Otherwise, observe the precedents your sales team is setting, especially in the early days of a startup. You can’t drive ACV higher if your sales team is accustomed to bargain pricing. Be daring, and calculate when it’s time to ask your clients for higher fees on an upsell and to present higher starting prices to prospects.

7. Product Performance #

The best sales analytics program in the world is useless if your product is not performing. Product performance can generally be measured in terms of the revenue your product is bringing in and the volume of orders you’re receiving and fulfilling.

If your product suffers an otherwise unexplained slump (not accounted for by the metrics involved in measuring pipeline velocity), this may suggest a problem with your product’s functionality. Otherwise, issues with product performance tend to be contextually determined.

The following three contextual cues are particularly valuable to track:

1. Buyer personas are perhaps the most important piece of context to consider when trying to improve your product performance.

  • Are your pricing tiers arranged for maximum appeal to your buyer personas?
  • Are you tailoring deals to the separate needs of different buyer types?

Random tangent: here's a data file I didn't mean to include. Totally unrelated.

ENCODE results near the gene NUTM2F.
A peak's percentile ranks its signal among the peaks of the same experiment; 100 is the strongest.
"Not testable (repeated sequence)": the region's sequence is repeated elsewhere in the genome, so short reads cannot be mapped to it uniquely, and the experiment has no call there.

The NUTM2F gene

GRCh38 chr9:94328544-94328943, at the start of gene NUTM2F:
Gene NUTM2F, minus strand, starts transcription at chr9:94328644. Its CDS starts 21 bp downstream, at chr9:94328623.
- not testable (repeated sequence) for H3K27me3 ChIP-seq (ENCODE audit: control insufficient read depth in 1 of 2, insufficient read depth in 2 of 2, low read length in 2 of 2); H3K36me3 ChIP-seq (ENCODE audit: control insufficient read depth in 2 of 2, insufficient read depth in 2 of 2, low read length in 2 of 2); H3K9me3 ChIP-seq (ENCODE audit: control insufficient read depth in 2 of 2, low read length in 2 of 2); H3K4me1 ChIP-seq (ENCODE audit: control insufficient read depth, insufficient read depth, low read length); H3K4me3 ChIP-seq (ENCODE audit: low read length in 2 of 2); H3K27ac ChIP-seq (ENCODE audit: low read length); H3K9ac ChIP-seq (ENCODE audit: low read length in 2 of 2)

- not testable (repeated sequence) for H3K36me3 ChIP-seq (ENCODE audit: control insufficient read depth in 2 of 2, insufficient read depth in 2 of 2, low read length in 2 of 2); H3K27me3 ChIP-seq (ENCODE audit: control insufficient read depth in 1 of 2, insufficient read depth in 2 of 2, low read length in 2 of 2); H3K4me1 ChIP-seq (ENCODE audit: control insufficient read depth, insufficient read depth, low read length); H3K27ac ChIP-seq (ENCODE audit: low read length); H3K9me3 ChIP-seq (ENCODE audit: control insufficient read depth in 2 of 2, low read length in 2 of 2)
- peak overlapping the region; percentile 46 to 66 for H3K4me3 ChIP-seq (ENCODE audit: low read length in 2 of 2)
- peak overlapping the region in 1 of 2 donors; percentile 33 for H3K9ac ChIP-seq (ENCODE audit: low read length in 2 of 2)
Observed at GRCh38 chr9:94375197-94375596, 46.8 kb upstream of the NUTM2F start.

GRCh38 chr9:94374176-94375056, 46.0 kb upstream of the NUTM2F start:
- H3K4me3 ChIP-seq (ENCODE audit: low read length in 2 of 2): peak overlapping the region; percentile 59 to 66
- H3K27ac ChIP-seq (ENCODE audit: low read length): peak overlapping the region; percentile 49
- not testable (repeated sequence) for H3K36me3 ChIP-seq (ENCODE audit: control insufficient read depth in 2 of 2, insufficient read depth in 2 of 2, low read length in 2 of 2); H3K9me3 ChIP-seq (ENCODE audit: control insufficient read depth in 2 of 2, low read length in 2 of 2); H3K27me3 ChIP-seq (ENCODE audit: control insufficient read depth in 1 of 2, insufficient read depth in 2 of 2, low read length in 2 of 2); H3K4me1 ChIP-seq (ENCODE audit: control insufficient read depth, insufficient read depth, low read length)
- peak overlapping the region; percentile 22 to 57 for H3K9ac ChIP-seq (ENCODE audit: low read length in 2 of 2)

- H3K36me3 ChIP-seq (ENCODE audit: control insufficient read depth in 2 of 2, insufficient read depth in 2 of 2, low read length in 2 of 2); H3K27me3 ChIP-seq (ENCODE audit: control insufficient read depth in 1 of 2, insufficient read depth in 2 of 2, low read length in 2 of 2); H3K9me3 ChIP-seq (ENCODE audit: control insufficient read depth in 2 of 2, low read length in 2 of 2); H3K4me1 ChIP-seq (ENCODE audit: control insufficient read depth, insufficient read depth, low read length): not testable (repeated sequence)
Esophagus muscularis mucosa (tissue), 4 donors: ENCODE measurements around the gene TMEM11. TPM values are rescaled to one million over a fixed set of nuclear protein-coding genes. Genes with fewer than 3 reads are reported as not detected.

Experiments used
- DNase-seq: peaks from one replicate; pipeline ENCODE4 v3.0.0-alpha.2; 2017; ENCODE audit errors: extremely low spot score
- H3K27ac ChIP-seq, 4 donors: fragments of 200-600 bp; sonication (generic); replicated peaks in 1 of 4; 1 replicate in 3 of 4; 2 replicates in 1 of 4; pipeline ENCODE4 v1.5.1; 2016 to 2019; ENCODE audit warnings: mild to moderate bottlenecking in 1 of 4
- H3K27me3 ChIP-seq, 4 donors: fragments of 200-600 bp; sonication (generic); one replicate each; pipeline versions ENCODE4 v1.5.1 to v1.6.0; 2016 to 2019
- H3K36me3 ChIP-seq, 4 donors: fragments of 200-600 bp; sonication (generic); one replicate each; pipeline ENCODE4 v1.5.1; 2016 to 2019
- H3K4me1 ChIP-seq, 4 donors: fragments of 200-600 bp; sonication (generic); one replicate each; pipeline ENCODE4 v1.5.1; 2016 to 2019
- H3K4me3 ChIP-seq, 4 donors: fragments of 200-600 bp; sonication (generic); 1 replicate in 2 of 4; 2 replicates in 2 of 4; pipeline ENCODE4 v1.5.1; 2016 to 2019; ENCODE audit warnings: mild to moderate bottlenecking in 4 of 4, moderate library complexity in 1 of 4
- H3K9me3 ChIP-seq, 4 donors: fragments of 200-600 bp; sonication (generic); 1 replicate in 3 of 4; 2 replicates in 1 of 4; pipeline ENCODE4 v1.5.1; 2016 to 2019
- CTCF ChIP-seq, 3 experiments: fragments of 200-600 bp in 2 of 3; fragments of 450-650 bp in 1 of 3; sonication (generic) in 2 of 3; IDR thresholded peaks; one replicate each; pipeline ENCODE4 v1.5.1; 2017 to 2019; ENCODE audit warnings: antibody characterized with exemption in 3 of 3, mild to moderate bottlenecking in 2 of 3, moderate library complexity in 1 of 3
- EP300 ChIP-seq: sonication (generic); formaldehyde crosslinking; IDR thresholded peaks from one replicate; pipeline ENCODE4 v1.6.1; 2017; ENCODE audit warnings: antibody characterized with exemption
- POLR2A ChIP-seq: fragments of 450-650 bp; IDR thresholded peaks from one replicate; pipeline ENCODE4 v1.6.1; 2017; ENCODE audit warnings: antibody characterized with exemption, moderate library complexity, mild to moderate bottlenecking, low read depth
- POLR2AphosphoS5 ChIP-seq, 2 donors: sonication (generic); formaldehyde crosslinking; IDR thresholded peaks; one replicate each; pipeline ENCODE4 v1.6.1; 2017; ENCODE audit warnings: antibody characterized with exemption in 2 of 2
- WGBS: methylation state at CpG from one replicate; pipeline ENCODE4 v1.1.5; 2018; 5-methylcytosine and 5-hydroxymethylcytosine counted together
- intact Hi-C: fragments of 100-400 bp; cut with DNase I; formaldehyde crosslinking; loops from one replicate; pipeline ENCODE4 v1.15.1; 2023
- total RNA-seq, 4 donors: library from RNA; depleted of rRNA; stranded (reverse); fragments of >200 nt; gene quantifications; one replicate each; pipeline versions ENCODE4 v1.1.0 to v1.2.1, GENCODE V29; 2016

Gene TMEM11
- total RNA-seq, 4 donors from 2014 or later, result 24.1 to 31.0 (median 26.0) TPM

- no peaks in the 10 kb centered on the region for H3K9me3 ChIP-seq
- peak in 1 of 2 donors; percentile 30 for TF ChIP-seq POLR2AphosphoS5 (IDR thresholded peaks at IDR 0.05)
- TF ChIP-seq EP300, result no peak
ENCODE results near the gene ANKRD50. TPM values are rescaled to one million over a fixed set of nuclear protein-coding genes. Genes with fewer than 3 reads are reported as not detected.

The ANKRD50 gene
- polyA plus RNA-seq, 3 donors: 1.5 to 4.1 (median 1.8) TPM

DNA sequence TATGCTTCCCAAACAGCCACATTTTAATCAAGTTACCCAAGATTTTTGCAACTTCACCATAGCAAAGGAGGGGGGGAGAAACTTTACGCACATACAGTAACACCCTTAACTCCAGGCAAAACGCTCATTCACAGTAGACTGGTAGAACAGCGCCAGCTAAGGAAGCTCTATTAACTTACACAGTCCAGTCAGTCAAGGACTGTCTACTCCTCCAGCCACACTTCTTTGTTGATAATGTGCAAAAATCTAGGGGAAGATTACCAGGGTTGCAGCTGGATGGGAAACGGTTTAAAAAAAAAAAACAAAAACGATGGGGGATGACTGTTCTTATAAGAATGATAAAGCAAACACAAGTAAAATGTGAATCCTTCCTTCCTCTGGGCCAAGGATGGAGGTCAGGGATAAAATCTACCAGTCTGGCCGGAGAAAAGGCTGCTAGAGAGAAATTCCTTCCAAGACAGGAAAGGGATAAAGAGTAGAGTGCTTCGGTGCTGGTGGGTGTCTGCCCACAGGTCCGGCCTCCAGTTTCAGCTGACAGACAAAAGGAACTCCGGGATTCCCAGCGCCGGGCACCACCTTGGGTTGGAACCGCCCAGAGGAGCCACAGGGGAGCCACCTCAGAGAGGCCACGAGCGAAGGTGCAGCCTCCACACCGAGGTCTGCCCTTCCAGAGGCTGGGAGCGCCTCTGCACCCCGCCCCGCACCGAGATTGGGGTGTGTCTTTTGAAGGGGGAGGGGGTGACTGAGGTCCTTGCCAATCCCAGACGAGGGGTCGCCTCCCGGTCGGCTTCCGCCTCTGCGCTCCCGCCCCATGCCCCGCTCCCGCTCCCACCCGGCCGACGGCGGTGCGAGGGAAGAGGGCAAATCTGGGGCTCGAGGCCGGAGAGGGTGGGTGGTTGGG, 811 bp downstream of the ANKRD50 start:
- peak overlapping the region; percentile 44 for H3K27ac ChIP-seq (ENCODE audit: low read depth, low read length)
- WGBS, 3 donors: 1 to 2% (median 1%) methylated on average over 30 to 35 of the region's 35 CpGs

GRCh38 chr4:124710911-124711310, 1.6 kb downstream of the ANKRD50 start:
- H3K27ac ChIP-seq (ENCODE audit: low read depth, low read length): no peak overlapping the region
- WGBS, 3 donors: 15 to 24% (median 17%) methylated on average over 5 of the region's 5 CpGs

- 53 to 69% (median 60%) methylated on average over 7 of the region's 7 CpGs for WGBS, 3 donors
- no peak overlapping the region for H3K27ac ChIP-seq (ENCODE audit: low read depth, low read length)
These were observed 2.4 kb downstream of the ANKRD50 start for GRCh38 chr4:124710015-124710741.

If you have a product that serves both blue- and white-collar businesses, boutique startups and industrial-scale corporations, then you will have differing buyer personas with different needs and expectations to cater to.

2. Analyzing Competitors is another key piece of contextual information for the evaluation of product performance:

  • Have competitors brought out a competing product selling at a lower price?
  • Have they targeted more accurately to buyer personas?

If so, you may need to consider expanding your range of services or modifying your pricing.

3. Assess your approach to customer relationships and how it might be affecting your product performance:

  • Consider whether or not your content strategy is adequately tailored to the buyer’s journey with your product.
  • Observe whether or not your sales team, while nurturing existing client relationships, is seeking the right kind of constructive feedback that will allow you to make the right improvements to product performance.

Understanding customer’s relationship with your product is key to improving your relationship with them. If necessary, press them on providing constructive critical feedback about your work.

8. Real-Time Competitive & Market Data #